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Treble charges/sol/dishonored checks CALIF

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Have some bad checks on my CR from 2002(during a divorce)-How to remove. Are they SOL ? Would pay them but treble charges make it prohibitive.

30] Statutes of Limitations

The following limitation periods apply, after which a court action cannot be filed: (1) action to enforce the drawer's obligation to pay the face amount of a returned check -- three years; #51 (2) action to enforce a statutory service charge -- three years; #52 and, (3) action to enforce a statutory penalty -- one year. #53

d. [ß 31] Judicial Discretion

The court's discretion in administering a statutory penalty award has certain limits. The Legislature has declared that "[t]he requirements of [the Bad Check Law] in regard to remedies are mandatory upon a court." #54 This reflects the key legislative purpose of the statute -- to deter the writing of a check on a bank account that has insufficient funds on deposit to pay it. As one court has said, "[t]he manifest purpose of [the Bad Check Law] is to discourage the issuance of bank checks, drafts or orders when the drawer's funds are insufficient. By increasing the stakes for a defendant it serves as a statutory incentive to refrain from the writing of bad checks." #55

While the court cannot decline to award a penalty if the payee is legally entitled to it, the Bad Check Law does not impose strict liability on the drawer of a check. #56 The drawer can assert the same legal defenses against the payee that can be asserted in other simple contract actions. (See discussion of drawer's defenses at ßß 44-47 below.)

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Is that information verbatim from the statute, or is it from someone else's website? The reason I ask is the "after which a court action cannot be filed" language ... a true statute of limitations is virtually never interpreted by the courts in that manner ... rather any court action filed becomes subject to an affirmative defense, which the court won't apply if the defendant doesn't show up and assert it (and which may have a glitch such as tolling or restarting of the limitations period even if asserted [find out what tolls and/or restarts in California]).

Now and then California is one of the states rumored to have a "statute of repose" with respect to debts, but I've never seen anyone come up with actual statutory language or case law (the other states are Wisconsin and Mississippi). Although statutes of limitation are often referred to as being statutes of repose, a true statute of repose replaces the affirmative defense with a facial invalidation of the complaint. In other words, if the date is stale the court should kick the case on a motion to dismiss (or actually, dismiss it on its own, sua sponte) and if somehow a judgment is rendered it would be voidable and subject to being vacated at any time.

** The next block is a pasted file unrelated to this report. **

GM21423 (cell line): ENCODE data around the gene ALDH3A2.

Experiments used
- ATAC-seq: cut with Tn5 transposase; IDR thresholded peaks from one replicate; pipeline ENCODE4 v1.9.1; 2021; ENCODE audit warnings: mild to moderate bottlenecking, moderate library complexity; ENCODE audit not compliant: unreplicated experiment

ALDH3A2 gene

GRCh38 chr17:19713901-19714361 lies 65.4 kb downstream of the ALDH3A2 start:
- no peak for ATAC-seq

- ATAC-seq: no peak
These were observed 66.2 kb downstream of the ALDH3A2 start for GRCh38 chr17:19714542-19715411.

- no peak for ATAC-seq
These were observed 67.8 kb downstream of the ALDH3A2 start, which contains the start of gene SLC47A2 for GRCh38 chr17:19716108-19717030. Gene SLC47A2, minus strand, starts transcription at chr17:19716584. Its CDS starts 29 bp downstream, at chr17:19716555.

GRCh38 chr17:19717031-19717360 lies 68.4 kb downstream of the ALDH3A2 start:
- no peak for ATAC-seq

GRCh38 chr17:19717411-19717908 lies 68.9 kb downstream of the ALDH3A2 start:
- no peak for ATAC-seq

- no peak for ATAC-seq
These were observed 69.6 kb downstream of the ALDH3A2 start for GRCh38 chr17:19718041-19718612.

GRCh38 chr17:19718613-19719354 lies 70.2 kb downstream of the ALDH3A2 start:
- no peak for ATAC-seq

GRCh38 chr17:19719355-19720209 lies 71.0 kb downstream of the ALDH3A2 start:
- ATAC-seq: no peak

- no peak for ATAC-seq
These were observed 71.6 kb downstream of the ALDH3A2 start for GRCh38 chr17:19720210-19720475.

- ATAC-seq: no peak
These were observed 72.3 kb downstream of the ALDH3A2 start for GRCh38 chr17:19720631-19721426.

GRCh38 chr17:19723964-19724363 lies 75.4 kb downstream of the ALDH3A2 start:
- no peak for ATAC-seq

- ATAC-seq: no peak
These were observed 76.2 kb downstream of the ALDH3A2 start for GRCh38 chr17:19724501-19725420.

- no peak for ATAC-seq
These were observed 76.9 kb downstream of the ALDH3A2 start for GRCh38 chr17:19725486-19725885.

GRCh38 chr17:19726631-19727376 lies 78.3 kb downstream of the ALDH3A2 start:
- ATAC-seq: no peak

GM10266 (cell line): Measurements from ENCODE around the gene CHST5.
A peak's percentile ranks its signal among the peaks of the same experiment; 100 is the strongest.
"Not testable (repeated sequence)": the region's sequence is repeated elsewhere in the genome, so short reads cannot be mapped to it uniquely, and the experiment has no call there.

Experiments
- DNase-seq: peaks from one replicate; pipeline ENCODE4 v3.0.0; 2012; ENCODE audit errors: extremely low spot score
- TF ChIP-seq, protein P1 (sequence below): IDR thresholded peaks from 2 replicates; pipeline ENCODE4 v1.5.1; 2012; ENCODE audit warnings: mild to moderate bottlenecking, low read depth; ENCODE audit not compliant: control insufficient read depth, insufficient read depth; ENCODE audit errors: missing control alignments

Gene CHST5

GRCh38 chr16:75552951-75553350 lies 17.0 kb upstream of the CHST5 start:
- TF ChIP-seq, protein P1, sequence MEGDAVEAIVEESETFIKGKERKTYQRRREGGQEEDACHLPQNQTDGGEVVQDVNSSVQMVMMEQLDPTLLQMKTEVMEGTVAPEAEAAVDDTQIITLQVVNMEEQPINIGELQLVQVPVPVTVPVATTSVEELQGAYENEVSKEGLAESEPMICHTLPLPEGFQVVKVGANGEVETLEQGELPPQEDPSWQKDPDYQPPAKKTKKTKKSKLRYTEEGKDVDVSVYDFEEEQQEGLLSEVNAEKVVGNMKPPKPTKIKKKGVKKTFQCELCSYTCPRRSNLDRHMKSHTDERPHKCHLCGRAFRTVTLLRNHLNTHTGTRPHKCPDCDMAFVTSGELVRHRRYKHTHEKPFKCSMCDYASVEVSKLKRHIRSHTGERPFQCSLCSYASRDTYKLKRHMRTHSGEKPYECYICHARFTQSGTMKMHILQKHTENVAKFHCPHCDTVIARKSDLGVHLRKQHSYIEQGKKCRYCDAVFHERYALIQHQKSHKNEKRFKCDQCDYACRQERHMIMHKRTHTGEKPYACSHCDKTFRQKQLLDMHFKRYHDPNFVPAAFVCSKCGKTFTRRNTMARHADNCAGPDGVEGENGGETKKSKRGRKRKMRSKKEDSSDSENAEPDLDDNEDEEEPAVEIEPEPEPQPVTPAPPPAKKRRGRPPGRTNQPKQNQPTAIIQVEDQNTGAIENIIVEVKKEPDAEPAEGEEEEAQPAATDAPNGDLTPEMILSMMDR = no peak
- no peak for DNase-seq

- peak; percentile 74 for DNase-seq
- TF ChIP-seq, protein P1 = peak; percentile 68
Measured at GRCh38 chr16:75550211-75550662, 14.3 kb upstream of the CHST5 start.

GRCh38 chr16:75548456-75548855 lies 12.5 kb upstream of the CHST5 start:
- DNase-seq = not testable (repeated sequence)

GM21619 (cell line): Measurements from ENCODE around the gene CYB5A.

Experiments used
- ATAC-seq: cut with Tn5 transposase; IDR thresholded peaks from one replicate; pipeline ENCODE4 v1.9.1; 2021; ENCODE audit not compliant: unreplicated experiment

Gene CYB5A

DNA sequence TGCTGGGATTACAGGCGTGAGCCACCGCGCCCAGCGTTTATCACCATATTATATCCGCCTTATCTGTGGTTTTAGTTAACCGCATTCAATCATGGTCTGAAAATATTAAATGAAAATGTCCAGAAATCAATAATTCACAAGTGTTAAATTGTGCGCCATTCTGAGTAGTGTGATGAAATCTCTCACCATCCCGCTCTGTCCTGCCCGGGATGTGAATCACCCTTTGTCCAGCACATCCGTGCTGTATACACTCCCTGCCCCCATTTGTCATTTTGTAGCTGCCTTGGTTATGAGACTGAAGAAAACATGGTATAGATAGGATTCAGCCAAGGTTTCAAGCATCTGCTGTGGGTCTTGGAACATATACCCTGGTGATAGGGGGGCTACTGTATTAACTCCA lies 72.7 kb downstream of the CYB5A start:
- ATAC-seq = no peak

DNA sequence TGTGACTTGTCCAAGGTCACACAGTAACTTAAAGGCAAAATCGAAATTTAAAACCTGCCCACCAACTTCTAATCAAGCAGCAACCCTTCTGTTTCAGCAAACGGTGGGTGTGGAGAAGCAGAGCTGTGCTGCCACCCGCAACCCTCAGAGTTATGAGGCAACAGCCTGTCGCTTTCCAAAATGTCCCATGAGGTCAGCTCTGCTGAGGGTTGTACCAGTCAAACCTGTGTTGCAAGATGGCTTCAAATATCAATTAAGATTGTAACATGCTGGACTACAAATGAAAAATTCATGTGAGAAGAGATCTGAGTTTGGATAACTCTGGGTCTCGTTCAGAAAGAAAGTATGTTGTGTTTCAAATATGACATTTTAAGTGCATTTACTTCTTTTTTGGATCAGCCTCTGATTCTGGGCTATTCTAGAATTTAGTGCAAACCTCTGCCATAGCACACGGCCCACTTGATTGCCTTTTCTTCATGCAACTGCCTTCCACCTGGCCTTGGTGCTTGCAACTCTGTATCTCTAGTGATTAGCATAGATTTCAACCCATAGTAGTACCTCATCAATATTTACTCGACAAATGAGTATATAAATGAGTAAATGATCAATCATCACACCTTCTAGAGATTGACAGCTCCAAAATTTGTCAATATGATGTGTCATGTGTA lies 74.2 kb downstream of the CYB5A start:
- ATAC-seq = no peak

True statutes of repose are more frequently applied to product liability, particularly in the aviation area, where many planes flying are older than anyone aboard, and the manufacturer needs to have liability cut off at some point so that they can purchase insurance at a rate that doesn't put them out of business... It's called saving the light plane industry.

So the point here would be not to breathe entirely easy unless you know which type of statute you are armed with, and whether you might find yourself in front of a hostile judge just looking for an excuse to call your SOL defense invalid.

In the latter case your approach to any CAs holding bad checks might need to be a little softer than it otherwise would be.

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Now and then California is one of the states rumored to have a "statute of repose" with respect to debts, but I've never seen anyone come up with actual statutory language or case law (the other states are Wisconsin and Mississippi). Although statutes of limitation are often referred to as being statutes of repose, a true statute of repose replaces the affirmative defense with a facial invalidation of the complaint.

It does not have one for contracts, though it does seem to for product liability.

As I posted on another board:

Let's say:

Statute of repose is 10 years.

Statute of limitations is 4 years after discovery.

Whoziwhatzit is made 9 years ago and breaks, causing great frou-frou now (the time of discovery). The manufacture WAS defective.

However, even though the SOL would permit Mrs. Whatsit to bring suit for four years from now, the SOR would permit it only for the next year.

(The word "repose" is only mentioned once in the civil code and never in the civil procedures code, fwiw.)

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Thanks for the replies-I am more bewildered than ever. I thought I pulled those statutes directly from the state but will recheck.Have seen a few things about the Paul Stassino Law Firm listed on my CR when googled. I believe he was subject to a Calif class action suit recently. Apparently he was the lawyer signing his name to multiple CA's collecting treble charges although he was not directly involved in collections. Don't know if that is an approach....And of course, how reliable the info is to be determined......